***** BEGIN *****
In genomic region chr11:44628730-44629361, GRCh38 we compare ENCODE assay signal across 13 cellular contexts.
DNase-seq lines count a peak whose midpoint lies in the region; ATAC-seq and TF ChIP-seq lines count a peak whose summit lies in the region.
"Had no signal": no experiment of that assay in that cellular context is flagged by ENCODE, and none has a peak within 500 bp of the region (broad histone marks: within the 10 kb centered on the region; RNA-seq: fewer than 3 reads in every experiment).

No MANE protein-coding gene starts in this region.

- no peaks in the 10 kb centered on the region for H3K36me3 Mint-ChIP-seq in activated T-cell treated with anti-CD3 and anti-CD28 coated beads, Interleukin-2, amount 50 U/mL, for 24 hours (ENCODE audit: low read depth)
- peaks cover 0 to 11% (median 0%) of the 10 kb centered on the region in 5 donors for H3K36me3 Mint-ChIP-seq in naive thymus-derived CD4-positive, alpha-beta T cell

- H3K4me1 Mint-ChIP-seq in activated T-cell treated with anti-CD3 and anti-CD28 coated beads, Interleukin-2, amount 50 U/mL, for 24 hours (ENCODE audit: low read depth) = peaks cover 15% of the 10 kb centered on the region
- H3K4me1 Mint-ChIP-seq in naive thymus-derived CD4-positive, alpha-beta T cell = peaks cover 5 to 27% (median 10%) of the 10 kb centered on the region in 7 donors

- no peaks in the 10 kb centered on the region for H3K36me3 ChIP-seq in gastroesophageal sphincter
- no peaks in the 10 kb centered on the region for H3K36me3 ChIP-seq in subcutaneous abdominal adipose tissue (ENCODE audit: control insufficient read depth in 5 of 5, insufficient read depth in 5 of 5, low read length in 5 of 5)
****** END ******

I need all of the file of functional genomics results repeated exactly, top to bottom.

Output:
In genomic region chr11:44628730-44629361, GRCh38 we compare ENCODE assay signal across 13 cellular contexts.
DNase-seq lines count a peak whose midpoint lies in the region; ATAC-seq and TF ChIP-seq lines count a peak whose summit lies in the region.
"Had no signal": no experiment of that assay in that cellular context is flagged by ENCODE, and none has a peak within 500 bp of the region (broad histone marks: within the 10 kb centered on the region; RNA-seq: fewer than 3 reads in every experiment).

No MANE protein-coding gene starts in this region.

- no peaks in the 10 kb centered on the region for H3K36me3 Mint-ChIP-seq in activated T-cell treated with anti-CD3 and anti-CD28 coated beads, Interleukin-2, amount 50 U/mL, for 24 hours (ENCODE audit: low read depth)
- peaks cover 0 to 11% (median 0%) of the 10 kb centered on the region in 5 donors for H3K36me3 Mint-ChIP-seq in naive thymus-derived CD4-positive, alpha-beta T cell

- H3K4me1 Mint-ChIP-seq in activated T-cell treated with anti-CD3 and anti-CD28 coated beads, Interleukin-2, amount 50 U/mL, for 24 hours (ENCODE audit: low read depth) = peaks cover 15% of the 10 kb centered on the region
- H3K4me1 Mint-ChIP-seq in naive thymus-derived CD4-positive, alpha-beta T cell = peaks cover 5 to 27% (median 10%) of the 10 kb centered on the region in 7 donors

- no peaks in the 10 kb centered on the region for H3K36me3 ChIP-seq in gastroesophageal sphincter
- no peaks in the 10 kb centered on the region for H3K36me3 ChIP-seq in subcutaneous abdominal adipose tissue (ENCODE audit: control insufficient read depth in 5 of 5, insufficient read depth in 5 of 5, low read length in 5 of 5)